Toward an ontology of identity-related constructs in addiction, with examples from nicotine and tobacco research

Caitlin Notley, Robert West, Janna Hastings, Kirstie Soar, Sharon Cox

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Abstract

Background and aims: We aimed to create a basic set of definitions and relationships for identity-related constructs, as part of the Addiction Ontology and E-Cigarette Ontology projects, that could be used by researchers with diverse theoretical positions and so facilitate evidence synthesis and interoperability.

Methods: We reviewed the use of identity-related constructs in psychological and social sciences and how these have been applied to addiction with a focus on nicotine and tobacco research. We then used an iterative process of adaptation and review to arrive at a basic set of identity-related classes with labels, definitions and relationships that could provide a common framework for research.

Results: We propose that identity be used to refer to ‘a cognitive representation by a person or group of themselves’, with self-identity referring to an individual’s identity and group identity referring to an identity held by a social group. Identities can then be classified at any level of granularity based on the content of the representations (e.g., tobacco smoker identity, cigarette smoker identity, vaper identity). We propose distinguishing identity from self-appraisal in order to capture the distinction between the representation of oneself (e.g., as an ex-smoker) and a) the importance and b) the positive or negative evaluation that we attach to what is represented. We label an identity that is appraised as enduring as a core identity, related to strong identity due to the appraisal as important. Identities that are appraised positively or negatively involve positive self-appraisal and negative self-appraisal respectively. This allows us to create ‘logically defined classes’ of identity by combining them (e.g., positive core cigarette smoker identity to refer to a cigarette smoker self-identity that is both positive and important). We refer to the totality of self-identities of a person as a composite self-identity.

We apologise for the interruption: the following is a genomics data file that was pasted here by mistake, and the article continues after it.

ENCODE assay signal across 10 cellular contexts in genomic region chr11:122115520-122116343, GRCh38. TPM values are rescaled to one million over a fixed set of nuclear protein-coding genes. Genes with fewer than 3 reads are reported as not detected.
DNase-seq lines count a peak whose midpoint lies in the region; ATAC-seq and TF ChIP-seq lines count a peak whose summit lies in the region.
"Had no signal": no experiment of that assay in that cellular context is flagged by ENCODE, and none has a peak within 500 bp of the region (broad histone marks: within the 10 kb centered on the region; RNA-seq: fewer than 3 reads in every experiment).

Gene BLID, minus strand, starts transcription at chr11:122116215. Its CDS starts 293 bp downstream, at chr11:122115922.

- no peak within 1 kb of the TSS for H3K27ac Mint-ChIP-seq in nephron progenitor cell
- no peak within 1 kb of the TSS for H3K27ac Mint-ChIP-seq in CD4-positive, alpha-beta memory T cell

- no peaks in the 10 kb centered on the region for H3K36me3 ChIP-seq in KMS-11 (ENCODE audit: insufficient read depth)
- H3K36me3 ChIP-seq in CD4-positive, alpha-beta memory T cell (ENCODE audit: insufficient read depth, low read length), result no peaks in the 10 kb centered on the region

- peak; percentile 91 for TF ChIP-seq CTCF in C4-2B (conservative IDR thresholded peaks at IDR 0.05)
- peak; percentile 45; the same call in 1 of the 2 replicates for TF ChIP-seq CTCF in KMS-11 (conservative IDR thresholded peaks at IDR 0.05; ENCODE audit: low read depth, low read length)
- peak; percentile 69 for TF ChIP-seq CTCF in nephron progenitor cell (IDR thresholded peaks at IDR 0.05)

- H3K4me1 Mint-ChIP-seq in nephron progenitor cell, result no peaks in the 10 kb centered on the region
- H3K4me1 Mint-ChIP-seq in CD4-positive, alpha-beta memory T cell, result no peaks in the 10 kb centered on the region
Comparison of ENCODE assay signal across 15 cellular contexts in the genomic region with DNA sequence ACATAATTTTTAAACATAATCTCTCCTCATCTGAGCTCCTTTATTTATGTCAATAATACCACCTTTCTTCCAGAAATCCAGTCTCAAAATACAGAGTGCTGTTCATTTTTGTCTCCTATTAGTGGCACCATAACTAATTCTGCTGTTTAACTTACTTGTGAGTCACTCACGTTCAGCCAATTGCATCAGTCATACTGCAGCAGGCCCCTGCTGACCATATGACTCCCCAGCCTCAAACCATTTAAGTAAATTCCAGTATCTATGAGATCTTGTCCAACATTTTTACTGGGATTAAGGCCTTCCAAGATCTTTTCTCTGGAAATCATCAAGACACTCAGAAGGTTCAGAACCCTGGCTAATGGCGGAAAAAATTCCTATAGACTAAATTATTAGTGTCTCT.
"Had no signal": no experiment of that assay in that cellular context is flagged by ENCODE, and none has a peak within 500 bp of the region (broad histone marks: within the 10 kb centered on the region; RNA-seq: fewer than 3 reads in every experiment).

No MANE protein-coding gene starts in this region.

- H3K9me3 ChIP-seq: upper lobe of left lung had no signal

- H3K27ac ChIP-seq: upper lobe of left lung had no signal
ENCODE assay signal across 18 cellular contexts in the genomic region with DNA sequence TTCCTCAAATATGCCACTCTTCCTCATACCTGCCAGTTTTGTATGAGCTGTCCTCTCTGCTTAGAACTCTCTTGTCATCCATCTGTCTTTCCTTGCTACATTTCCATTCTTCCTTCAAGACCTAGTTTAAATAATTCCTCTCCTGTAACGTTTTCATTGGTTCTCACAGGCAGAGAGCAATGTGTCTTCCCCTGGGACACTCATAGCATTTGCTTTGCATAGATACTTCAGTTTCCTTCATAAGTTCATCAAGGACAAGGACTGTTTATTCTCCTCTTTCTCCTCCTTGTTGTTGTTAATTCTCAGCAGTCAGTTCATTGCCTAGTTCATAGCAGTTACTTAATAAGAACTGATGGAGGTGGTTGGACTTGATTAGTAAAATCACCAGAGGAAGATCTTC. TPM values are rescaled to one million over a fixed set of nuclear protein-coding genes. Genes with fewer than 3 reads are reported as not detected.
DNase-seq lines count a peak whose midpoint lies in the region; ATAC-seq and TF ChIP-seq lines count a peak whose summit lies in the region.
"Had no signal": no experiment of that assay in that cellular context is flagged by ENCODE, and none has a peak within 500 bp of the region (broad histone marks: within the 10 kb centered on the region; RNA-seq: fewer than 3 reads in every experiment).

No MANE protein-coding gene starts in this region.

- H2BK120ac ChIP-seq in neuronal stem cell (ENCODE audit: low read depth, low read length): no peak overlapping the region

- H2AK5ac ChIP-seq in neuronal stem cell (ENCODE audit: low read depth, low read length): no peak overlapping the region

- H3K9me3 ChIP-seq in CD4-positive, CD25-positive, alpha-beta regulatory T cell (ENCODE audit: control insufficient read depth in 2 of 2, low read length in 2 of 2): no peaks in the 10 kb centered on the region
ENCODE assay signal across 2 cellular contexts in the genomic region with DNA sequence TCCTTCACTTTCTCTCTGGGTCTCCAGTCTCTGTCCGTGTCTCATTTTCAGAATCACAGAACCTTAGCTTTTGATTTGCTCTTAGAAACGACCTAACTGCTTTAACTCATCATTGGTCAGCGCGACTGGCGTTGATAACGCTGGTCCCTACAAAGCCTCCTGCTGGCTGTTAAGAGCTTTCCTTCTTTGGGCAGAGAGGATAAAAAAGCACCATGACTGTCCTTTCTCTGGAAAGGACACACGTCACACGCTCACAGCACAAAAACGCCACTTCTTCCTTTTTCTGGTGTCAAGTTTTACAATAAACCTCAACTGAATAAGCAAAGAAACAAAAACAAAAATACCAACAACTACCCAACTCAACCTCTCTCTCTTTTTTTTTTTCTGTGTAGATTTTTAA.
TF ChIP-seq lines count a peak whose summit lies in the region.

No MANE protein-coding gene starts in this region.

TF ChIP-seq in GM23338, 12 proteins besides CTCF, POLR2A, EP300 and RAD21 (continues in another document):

Conclusions: An ontology of identity constructs may assist in improving clarity when discussing theories and evidence relating to this construct in addiction research.
Original languageEnglish
JournalAddiction
Early online date12 Nov 2022
DOIs
Publication statusE-pub ahead of print - 12 Nov 2022

Keywords

  • E-cigarette
  • Identity
  • nicotine
  • ontology
  • vape
  • vaping device

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